[arin-ppml] Policy Proposal: Dedicated IPv4 block to facilitate IPv6 deployment

Owen DeLong owen at delong.com
Sun Jun 8 03:32:49 EDT 2008

On Jun 7, 2008, at 7:13 PM, Paul Vixie wrote:

>>> ...  if the AC can design and accept experiments that would inform  
>>> this
>>> policy, i feel sure that we could get the experiments run by various
>>> nonpartisans with expertise in the area.
>>> paul
>>   Renesys did a lightning talk on this topic at NANOG 41 --
>> <http://www.nanog.org/mtg-0710/presentations/renesys- 
>> lighting.pdf>.  They
>> have a page with a few provider's policies.  Both AT&T and Level3  
>> have a /24
>> limit.
>> -Larry
> do we expect these policies to remain in force, or loosen, or  
> tighten, after
> iana runout occurs and there is pressure to further deaggregate the  
> ipv4 space
> and fill in all these little holes?  (and if so, why, or if not, why  
> not?)
I would expect that initially, they will loosen, but, then as it becomes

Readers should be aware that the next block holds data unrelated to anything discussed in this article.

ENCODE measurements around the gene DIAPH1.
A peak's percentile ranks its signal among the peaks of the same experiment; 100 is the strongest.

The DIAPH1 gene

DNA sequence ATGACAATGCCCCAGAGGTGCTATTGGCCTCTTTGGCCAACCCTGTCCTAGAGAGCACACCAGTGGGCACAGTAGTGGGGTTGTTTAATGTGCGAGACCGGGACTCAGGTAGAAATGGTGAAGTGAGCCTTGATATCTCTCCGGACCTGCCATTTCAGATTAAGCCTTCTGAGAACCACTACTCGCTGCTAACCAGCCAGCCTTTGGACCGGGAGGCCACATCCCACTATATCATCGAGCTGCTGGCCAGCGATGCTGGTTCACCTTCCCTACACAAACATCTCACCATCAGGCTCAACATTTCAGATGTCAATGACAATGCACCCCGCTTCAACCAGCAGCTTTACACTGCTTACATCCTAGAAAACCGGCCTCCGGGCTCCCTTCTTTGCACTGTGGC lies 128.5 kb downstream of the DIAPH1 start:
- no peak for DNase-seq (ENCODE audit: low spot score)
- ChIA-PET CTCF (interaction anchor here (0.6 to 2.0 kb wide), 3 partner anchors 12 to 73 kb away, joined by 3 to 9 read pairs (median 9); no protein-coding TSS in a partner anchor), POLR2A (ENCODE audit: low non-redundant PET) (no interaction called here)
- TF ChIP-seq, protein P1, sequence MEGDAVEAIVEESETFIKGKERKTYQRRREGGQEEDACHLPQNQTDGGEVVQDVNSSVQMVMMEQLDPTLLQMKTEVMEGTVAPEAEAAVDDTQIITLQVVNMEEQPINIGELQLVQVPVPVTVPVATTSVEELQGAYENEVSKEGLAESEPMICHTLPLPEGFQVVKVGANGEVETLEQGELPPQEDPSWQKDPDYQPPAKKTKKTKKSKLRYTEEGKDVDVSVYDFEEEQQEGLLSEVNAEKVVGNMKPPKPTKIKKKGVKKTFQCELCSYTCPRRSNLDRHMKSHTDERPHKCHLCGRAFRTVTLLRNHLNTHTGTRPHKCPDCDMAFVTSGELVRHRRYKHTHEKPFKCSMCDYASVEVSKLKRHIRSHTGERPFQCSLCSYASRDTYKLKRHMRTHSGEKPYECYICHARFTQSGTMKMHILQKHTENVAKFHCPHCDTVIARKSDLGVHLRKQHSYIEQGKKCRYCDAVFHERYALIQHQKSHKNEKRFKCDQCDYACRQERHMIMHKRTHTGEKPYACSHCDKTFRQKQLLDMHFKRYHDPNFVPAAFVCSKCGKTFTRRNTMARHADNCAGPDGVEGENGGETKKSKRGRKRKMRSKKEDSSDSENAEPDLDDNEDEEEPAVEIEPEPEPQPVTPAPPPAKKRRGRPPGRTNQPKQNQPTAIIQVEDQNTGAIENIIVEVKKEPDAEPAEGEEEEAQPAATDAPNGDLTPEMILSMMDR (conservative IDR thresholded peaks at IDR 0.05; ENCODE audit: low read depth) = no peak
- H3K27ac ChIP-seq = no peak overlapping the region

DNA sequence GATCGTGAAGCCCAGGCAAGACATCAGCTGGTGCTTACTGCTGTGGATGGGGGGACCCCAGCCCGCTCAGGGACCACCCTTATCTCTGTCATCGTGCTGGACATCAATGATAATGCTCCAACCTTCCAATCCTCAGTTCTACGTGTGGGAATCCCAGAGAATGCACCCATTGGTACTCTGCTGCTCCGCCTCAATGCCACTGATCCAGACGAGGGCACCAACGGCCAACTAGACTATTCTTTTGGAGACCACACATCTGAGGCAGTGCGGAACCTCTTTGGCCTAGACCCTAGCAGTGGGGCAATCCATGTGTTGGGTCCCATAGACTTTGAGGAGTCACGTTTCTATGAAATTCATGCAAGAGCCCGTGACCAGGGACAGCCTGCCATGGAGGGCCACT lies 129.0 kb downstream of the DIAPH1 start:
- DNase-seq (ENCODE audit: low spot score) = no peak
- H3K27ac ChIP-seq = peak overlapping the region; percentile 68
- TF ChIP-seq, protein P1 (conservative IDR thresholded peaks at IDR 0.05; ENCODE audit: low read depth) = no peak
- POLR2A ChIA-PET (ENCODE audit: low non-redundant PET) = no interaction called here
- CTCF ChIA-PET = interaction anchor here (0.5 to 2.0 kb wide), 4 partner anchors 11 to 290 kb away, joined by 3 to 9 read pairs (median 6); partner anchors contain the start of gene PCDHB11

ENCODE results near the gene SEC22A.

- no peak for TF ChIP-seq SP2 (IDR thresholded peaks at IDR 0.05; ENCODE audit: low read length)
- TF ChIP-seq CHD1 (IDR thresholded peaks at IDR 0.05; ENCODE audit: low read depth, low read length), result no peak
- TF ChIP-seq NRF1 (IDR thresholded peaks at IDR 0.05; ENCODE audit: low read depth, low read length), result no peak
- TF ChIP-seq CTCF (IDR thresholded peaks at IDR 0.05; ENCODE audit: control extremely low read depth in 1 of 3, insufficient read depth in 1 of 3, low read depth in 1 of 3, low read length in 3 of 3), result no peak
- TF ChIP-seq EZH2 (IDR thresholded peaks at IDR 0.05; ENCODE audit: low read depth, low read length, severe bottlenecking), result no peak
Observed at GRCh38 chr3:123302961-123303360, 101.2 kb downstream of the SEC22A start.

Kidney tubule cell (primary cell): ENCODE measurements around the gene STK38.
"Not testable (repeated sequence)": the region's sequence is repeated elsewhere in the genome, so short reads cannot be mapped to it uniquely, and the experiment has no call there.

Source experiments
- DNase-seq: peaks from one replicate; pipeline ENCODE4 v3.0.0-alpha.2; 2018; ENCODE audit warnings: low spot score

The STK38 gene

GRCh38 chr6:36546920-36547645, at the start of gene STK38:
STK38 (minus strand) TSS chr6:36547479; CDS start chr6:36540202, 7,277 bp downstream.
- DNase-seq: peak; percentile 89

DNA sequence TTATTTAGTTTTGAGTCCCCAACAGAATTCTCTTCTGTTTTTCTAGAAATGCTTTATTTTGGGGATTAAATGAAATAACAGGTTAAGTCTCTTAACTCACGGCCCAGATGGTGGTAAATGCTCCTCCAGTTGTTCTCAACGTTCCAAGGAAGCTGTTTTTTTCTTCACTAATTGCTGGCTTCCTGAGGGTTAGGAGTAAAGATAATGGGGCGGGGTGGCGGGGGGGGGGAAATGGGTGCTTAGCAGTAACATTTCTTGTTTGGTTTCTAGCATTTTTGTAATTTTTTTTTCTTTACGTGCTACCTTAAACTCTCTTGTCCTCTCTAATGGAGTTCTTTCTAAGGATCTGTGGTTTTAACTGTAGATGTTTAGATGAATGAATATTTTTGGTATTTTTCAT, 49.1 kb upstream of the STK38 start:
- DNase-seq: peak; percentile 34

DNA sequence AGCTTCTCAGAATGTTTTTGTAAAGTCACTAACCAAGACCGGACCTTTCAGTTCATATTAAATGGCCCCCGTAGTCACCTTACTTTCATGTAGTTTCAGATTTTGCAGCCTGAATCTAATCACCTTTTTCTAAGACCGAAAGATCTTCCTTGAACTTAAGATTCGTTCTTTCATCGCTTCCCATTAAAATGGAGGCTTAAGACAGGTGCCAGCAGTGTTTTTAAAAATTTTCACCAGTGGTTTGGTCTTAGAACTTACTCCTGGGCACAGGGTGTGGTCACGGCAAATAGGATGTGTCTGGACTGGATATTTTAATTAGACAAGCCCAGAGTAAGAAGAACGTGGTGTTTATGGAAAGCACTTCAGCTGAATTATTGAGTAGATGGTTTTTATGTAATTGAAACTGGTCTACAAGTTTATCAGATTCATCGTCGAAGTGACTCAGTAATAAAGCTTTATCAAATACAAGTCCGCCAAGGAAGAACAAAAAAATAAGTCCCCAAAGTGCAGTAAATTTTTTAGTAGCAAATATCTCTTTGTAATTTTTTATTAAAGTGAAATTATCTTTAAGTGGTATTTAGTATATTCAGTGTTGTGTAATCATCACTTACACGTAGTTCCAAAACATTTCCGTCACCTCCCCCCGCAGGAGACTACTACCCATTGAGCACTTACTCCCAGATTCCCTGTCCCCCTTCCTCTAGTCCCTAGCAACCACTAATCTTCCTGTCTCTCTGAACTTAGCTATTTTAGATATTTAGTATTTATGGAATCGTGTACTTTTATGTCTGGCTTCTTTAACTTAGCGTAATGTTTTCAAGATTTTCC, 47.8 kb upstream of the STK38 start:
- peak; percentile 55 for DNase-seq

harder to deal with the tide of increasing route table entries, they
will again tighten. I think there will continue to be various forms of
economic and technical pressures that create a sort of shove-of-
war (hard to call it a tug in this case as all push and no pull).

I think that situation will persist and potentially become worse
until we reach the point where people start to remove their IPv4
deployments. I don't expect that to be any time soon.

> i think that the industry's early reaction to iana runout and/or RIR  
> runout
> will be to loosen filters since a lot of address blocks and  
> therefore a lot
> of potential customers would be hidden by the filters described  
> above (/24)
> and the initial desire will be to continue growing since a lot of  
> the big guys
> have megaroute cores.  competition of the form "i'll charge you less  
> but i'll
> have to NAT you" won't always win vs. competition of the form "i'll  
> charge
> you the same, or i'll charge you more, but i won't NAT you."   
> smaller ISP's
> without megaroute cores won't have good leverage if they want to  
> ignore these
> routes.  hierarchical routing, as a principle, will take an arrow in  
> the neck,
> and won't return until non-hierarchical growth proves measureably  
> impossible.
I'd say that's about the same as my prediction.  The one potential
difference being that I think the cycle to get to where restrictions are
increasing will only be 6-12 months after the first big RIR exhaustion.


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